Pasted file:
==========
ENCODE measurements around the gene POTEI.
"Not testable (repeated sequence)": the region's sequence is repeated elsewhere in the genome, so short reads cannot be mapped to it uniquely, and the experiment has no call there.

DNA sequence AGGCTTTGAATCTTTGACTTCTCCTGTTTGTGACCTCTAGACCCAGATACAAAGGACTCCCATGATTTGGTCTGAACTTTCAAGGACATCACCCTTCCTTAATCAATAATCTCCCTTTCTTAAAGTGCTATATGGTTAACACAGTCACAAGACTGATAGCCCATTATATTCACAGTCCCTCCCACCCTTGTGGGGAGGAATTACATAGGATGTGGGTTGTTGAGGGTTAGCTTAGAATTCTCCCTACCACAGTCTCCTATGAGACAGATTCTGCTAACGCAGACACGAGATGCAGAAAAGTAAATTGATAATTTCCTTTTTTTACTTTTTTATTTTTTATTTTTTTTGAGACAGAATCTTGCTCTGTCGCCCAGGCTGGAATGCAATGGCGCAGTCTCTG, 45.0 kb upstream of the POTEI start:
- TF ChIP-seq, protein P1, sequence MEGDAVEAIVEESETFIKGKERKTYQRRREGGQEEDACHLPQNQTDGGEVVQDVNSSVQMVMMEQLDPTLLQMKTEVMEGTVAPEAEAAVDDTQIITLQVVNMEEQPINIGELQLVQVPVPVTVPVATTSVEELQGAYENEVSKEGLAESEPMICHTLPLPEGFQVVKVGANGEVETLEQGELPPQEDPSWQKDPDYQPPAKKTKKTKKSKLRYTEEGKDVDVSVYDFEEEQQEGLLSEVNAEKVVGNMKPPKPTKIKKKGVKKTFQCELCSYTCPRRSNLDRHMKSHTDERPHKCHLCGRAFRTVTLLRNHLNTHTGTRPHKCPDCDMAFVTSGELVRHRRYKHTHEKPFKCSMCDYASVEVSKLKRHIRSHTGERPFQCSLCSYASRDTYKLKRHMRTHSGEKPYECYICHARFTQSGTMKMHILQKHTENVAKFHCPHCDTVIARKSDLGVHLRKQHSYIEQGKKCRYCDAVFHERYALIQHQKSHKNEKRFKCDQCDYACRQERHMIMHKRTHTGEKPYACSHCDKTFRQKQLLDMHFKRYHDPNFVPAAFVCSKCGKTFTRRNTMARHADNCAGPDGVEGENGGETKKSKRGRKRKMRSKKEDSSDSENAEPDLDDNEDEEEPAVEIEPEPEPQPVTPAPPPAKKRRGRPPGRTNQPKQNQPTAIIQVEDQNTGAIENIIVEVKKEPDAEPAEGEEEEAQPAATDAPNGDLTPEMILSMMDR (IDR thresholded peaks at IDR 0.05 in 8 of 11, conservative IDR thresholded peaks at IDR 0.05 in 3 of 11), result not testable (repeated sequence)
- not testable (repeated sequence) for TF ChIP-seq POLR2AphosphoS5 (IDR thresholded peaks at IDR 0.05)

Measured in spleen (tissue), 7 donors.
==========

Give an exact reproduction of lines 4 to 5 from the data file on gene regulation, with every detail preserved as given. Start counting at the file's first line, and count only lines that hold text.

- TF ChIP-seq, protein P1, sequence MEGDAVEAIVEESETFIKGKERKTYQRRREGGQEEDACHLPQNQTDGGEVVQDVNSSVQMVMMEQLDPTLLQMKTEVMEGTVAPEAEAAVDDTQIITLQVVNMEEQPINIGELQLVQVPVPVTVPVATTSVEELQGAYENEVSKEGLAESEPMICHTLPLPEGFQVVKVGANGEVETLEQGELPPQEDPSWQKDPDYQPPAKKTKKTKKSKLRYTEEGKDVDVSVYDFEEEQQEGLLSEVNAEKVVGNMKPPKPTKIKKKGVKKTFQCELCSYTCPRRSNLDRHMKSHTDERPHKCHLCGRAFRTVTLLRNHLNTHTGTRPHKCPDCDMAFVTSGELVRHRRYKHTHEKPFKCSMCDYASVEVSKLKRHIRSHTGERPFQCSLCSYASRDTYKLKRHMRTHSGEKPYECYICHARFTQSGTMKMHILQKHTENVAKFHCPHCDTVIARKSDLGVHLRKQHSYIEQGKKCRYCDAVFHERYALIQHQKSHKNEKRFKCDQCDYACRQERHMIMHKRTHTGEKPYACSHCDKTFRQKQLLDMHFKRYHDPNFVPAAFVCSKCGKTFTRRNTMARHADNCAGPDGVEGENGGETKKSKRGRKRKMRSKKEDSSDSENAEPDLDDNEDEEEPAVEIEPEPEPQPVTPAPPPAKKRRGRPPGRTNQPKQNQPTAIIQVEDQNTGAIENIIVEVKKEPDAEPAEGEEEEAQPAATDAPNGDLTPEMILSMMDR (IDR thresholded peaks at IDR 0.05 in 8 of 11, conservative IDR thresholded peaks at IDR 0.05 in 3 of 11), result not testable (repeated sequence)
- not testable (repeated sequence) for TF ChIP-seq POLR2AphosphoS5 (IDR thresholded peaks at IDR 0.05)